Perhaps I don’t think of Mariah in daunting global terms because she’s always doing cute things like “relaxing” after a strenuous recording session by taking long steamy bubble baths, wearing a full face of makeup and diamonds at her neck, wrists and ears. We know that’s how Mariah relaxes because she sends the bubbly photos out on Instagram. It’s a new world, but Mariah channels the best of old-world publicity and joyfully narcissistic self-promotion. Florenz Ziegfeld, P.T. Barnum and Mike Todd would have loved her. (Ziegfeld and Todd would have married her!)
ROSIE'S Theater Kids, which is Rosie O’Donnell’s terrific arts education organization dedicated to enriching the lives of children through the arts, holds its annual Gala honoring Margo and John Catsimatidis (with a little help from Tony Danza) and Gloria Estefan on September 28th.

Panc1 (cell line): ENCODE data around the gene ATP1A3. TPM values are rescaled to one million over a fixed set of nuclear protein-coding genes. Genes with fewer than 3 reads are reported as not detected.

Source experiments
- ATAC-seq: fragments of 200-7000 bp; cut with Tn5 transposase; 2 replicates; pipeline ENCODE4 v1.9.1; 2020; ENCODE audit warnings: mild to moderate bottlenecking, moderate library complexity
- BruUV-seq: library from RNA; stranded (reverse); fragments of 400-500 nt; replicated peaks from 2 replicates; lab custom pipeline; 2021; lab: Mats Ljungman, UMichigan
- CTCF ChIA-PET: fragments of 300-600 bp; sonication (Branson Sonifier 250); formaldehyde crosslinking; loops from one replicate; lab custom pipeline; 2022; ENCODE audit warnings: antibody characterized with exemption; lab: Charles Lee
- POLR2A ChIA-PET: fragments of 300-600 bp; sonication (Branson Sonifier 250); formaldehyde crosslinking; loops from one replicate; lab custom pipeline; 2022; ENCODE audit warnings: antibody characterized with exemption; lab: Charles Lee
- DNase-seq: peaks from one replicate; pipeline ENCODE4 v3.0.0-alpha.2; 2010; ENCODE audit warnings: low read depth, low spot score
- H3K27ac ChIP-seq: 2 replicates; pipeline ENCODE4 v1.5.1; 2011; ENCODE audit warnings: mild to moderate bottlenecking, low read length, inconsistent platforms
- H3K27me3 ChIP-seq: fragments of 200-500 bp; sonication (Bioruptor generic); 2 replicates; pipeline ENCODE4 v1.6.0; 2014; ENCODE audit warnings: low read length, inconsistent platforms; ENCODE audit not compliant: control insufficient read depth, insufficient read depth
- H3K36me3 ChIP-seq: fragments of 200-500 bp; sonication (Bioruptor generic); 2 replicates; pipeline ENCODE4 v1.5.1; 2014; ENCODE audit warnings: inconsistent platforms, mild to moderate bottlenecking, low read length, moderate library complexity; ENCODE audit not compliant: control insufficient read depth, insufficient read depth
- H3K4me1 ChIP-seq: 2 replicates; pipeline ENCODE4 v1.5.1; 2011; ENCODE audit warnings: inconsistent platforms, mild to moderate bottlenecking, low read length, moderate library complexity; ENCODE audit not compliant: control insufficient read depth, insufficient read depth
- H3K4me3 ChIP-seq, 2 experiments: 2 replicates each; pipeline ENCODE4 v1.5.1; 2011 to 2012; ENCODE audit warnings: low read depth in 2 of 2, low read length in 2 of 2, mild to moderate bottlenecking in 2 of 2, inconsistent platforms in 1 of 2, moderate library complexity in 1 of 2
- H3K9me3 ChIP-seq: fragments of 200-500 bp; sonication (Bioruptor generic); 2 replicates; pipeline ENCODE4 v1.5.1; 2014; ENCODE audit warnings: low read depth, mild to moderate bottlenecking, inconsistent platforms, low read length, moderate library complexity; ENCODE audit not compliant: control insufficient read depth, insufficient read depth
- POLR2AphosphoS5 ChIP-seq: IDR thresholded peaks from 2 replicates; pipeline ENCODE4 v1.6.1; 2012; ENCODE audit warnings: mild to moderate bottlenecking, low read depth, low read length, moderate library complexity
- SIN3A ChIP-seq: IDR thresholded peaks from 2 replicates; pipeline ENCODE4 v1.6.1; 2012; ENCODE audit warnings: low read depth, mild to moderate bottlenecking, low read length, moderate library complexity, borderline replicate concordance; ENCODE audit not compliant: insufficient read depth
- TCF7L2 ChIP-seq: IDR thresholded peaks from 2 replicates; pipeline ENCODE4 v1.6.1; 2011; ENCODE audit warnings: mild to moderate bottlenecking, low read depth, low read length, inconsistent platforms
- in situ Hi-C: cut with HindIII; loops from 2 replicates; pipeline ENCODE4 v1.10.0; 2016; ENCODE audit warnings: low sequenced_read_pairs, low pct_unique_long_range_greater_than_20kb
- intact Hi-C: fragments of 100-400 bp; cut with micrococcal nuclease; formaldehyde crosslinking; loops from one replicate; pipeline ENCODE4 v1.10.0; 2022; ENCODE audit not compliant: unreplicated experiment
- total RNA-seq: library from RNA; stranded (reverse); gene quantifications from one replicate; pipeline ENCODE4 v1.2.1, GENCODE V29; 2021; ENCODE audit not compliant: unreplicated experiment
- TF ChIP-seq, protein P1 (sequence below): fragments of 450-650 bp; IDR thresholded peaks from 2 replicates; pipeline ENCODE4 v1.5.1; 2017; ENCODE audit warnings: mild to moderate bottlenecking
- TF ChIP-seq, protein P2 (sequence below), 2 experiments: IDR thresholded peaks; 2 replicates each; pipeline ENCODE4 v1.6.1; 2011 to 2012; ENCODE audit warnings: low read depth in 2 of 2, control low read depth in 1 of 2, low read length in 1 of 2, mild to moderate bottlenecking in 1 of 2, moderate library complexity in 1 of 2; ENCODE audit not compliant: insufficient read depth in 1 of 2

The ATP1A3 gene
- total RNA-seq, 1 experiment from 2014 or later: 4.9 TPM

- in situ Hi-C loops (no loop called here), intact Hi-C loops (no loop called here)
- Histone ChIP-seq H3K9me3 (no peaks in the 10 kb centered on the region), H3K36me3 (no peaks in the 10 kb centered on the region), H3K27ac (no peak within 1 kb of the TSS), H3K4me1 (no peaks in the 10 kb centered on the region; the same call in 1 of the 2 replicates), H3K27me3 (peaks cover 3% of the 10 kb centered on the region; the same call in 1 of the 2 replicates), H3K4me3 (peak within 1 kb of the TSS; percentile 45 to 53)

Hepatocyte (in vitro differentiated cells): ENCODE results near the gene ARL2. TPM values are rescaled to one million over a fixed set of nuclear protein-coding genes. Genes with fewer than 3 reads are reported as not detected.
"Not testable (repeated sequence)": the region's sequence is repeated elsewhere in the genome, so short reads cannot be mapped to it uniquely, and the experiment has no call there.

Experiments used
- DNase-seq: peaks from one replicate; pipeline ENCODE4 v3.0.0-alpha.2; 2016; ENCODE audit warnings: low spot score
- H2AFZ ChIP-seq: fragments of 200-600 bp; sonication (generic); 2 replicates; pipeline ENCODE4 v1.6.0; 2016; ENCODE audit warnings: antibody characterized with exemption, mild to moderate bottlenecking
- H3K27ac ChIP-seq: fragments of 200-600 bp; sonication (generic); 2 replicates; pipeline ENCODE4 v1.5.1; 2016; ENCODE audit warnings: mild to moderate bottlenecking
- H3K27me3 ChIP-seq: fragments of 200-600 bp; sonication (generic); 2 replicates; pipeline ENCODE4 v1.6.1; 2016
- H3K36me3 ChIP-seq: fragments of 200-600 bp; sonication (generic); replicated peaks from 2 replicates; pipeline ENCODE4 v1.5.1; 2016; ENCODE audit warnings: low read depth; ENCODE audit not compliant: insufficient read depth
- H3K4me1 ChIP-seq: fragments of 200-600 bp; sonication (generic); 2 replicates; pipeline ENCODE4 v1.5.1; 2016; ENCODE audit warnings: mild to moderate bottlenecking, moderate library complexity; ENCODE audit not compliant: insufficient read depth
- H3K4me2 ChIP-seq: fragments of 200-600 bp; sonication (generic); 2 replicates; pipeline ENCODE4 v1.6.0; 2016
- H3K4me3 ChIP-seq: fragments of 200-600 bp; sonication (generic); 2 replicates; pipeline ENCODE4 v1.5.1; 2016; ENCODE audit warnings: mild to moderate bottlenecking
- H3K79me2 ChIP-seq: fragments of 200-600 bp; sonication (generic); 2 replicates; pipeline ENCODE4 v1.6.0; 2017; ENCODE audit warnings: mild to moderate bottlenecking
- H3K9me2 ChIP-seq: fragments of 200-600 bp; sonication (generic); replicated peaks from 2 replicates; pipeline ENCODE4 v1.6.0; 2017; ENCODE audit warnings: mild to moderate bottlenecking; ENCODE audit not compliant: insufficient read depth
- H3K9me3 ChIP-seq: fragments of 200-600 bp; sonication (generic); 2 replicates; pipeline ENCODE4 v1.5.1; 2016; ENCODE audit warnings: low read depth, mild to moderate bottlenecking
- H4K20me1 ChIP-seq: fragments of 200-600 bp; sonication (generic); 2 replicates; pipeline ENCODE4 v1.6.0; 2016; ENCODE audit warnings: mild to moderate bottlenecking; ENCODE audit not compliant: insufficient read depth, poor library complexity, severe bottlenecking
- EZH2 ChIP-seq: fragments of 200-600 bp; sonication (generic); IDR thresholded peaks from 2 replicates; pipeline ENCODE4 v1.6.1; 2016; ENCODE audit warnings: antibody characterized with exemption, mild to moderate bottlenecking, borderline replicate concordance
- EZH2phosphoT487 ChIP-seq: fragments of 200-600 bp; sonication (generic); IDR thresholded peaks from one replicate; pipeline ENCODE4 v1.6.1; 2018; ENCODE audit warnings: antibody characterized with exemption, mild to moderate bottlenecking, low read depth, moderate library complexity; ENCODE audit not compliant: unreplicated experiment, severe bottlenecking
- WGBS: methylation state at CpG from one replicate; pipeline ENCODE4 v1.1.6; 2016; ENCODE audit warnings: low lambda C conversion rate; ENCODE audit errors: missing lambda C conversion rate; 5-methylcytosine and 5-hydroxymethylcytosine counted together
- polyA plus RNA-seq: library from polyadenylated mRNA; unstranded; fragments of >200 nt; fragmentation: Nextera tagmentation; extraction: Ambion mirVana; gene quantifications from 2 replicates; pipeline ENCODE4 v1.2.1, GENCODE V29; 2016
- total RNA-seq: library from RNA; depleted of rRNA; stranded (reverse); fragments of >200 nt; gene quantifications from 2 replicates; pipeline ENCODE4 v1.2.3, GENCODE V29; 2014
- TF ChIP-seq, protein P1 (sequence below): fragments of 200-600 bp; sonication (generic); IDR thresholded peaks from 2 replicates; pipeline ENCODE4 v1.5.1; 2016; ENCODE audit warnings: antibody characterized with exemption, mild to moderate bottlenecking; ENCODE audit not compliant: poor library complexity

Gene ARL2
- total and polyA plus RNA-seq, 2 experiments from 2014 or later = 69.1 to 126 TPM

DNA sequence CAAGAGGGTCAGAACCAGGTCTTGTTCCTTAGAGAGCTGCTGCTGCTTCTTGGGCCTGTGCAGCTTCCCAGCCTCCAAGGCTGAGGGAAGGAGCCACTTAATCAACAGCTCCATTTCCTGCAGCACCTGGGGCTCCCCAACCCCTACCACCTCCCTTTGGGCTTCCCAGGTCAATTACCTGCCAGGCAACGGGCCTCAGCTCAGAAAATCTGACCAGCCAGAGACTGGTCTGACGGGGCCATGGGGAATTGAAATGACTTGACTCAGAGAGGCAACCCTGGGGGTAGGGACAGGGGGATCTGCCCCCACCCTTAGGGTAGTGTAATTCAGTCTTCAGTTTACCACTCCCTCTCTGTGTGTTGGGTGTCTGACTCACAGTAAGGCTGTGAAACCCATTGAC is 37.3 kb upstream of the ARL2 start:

I’ve been to this gala. It is an inspiring night of talented kids singing, dancing and celebrating the arts.  You can get tickets at www.rosiestheaterkids.org
In addition to the gala, they are offering a variety of fun auction packages at charitybuzz.com/rtkids. My favorite is lunch with the legendary fashion and design icon Iris Apfel at Barney’s New York Madison.  You can pick her brain during lunch and then use a $500 gift card and a personal shopper to help you update your wardrobe.  And all for a good cause.

So bid soon and often!
“I’M NO good to you.  I’m no good to anyone.  Armies have marched over me.”

That was a sad-eyed, exhausted Rita Hayworth to Jack Lemmon in 1957’s “Fire Down Below.” I was reminded of this movie moment when I received a note from one of our constant readers, Rick Gould.  He chimed in on our re-examining of the famous Oscar-winning film “From Here to Eternity.” 
“I'm no good to you. I’m no good to anyone. Armies have marched over me.”
Jack and Rita cooling down on the set of "Fire Down Below," 1957.